Friday, July 23, 2021

Six Questions for Phil Slattery, Publisher, The Chamber Magazine

The Chamber Magazine publishes short contemporary dark fiction (to 7,500 words) & poetry weekly from around the world and from all genres: mainstream, literary, science-fiction, fantasy, horror, grim, dark, suspense/thriller, action-adventure, experimental, gothic, noir, mystery/crime, cyberpunk, and more.” Dark, in this instance, should be thought of as an attitude or a mood, as opposed to a genre. Read the complete guidelines here.

SQF: Why did you start this magazine?

Phil Slattery: I started this magazine as publicity for my own writing in a roundabout way. Several years ago, I toyed with the idea of starting a magazine, but I didn't approach it with what I now consider to be the right mindset and so it went nowhere. Since then, I started writing two novels in earnest which I had toyed with over the previous few years. As I closed in on completing my current magnum opus, I thought that I would have better initial sales if I already had an audience established. Therefore, I resurrected The Chamber Magazine, and, to my surprise, it took off like a rocket. As to be expected, with the magazine growing, I am having to take time away from my novel-writing, but I enjoy publishing this magazine. It's becoming an addiction, though at this point, I am making nothing from it.

SQF: What are the top three things you look for in a submission and why?

  1. Is it well written from a technical perspective? Are words spelled correctly? Is the grammar top-notch? Is the punctuation used well? These things detract from the reading experience. One cannot become engrossed in a story if one has to wade through a morass of misspellings, redundancies, poor word choices, comma splices, overwriting, and other venial literary sins. This also shows if the author took the care necessary to compose a well thought out story. 

  2. Does it keep my attention? Does it grab me and not let go? Is it intriguing?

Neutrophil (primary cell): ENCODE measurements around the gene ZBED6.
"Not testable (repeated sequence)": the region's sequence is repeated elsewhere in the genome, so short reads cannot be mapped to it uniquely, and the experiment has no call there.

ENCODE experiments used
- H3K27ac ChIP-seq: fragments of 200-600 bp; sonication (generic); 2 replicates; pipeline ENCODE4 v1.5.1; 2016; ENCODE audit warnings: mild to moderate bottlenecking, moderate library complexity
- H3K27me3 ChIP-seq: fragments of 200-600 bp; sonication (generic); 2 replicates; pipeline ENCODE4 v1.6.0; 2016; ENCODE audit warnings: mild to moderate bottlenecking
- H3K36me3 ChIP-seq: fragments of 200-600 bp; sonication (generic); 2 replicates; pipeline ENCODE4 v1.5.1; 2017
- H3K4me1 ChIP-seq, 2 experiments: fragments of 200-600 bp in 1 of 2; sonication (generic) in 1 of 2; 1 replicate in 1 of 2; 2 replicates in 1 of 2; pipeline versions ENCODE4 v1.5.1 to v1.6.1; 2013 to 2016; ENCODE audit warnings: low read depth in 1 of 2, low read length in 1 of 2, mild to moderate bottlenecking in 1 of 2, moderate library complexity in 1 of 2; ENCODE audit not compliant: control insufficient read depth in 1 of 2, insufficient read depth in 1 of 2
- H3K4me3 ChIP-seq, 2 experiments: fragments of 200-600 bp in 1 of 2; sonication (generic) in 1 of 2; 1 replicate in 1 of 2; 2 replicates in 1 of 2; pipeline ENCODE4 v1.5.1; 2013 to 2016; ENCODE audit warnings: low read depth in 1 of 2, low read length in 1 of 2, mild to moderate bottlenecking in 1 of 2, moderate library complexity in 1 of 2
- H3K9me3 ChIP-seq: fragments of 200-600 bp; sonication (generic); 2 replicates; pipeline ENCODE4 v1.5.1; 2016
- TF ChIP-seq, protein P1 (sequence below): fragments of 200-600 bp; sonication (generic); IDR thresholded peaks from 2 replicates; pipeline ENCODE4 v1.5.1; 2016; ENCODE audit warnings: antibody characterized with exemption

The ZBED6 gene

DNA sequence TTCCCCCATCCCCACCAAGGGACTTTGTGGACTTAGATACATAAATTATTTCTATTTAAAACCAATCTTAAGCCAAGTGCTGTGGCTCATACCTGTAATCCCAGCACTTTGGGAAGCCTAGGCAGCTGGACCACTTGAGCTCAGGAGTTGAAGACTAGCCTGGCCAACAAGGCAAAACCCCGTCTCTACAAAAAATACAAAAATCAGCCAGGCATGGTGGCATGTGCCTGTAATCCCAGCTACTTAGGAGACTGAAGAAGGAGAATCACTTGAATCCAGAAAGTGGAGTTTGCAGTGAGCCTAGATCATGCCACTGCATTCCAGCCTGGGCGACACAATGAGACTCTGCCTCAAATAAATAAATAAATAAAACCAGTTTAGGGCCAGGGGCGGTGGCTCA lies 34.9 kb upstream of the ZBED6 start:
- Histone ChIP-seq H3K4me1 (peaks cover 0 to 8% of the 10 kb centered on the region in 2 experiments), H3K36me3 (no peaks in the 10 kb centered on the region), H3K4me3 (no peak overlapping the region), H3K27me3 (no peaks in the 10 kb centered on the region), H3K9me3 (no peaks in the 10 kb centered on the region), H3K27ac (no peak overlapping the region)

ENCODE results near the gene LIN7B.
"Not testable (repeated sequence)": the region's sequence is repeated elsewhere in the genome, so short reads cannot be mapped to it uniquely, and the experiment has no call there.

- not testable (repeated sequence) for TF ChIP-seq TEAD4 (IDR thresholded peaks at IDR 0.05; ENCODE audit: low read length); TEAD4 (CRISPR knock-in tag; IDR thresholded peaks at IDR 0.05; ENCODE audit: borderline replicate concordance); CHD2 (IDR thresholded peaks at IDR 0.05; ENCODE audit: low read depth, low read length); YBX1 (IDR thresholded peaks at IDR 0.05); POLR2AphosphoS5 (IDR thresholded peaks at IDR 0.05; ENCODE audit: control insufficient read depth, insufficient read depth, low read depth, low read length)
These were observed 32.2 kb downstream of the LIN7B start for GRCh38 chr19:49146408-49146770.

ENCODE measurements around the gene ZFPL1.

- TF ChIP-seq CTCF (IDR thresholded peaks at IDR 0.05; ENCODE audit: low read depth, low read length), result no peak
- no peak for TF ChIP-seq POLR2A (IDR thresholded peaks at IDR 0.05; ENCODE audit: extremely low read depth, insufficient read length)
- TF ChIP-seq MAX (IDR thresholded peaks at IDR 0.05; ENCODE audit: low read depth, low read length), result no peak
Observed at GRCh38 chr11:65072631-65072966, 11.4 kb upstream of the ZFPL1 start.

3. Does the story make sense? Is it logical? Does it progress logically? Can the reader grasp what is happening from the outset?

SQF: What most often turns you off to a submission?

PS: Anything that violates items 1-3 in the response above. Bad spelling, redundancies, and hyperbole are particularly vile.

SQF: What do you look for in the opening paragraph(s)/stanza(s) of a submission?

PS: Does the opening paragraph/stanza grab my attention? This doesn't have to be in just the first sentence but definitely in the first four-five. This could be setting up an intriguing scenario or setting the reader on a roller coaster of action or something that keeps the reader from putting the story down. 

Here are a couple of examples from movies. I always thought the opening scene of Lethal Weapon 2 was terrific. The titles rip across the screen then in the opening shot you see Mel Gibson's face up close, as if you were nose to nose with him, yelling with eyes bulging as he and Roger Murtaugh (Danny Glover) are caught up in a high speed pursuit. That kind of scene grabs the attention from the outset whether in a movie or a book: a pure adrenalin rush from the outset. There you start in medias res. One that is much less action-filled but sets up mystery from the start is Lawrence of Arabia. You see Lawrence dying in a motorcycle crash and then see people talking about him at his funeral. You have to ask yourself: who was this guy? What made him so noteworthy?  

In literature, I think the opening from A Farewell to Arms is intriguing from an artistic perspective. You see the leaves dropping from the trees somewhere in northern Italy as the soldiers march past on their way to the front and the haunting symbolism hits you. You have to read more to see where this is leading. Those are the first three examples that come to mind. Of course, there are many others.

SQF: If The Chamber Magazine had a theme song, what would it be and why?

"Losing My Religion" by R.E.M. I think of it sometimes as my own theme song. But as regards The Chamber, it would be its theme song because it is dark and it is about self-discovery and throwing off the shackles and blinders of the accepted social beliefs and norms that our culture instills in us as children but that we leave behind as we mature. It is about looking beyond the superficial sheen and flimsy image that the world wants us to believe about it and about ourselves and getting to the core of existence, getting to its essence. Not only breaking through the Doors of Perception as Aldous Huxley called them, but going beyond them into the darkness of the hidden and the unknown, like Randolph Carter going on a Lovecraftian dreamquest.

SQF: What one question on this topic do you wish I'd asked that I didn't? And how would you answer it?

PS: What do you enjoy most about publishing/editing this magazine?

I have always had an interest in cultures from around the world and world lit and this magazine gives me an opportunity to read some top-notch stories from around the world. A writer should read as much as possible, and this magazine enables me to read a wide variety of literary styles and some intriguing stories. It also teaches me about what to look for in good writing and what to avoid in bad writing, thus improving my own writing.

Thank you, Phil. We all appreciate you taking time from your busy schedule to participate in this project.

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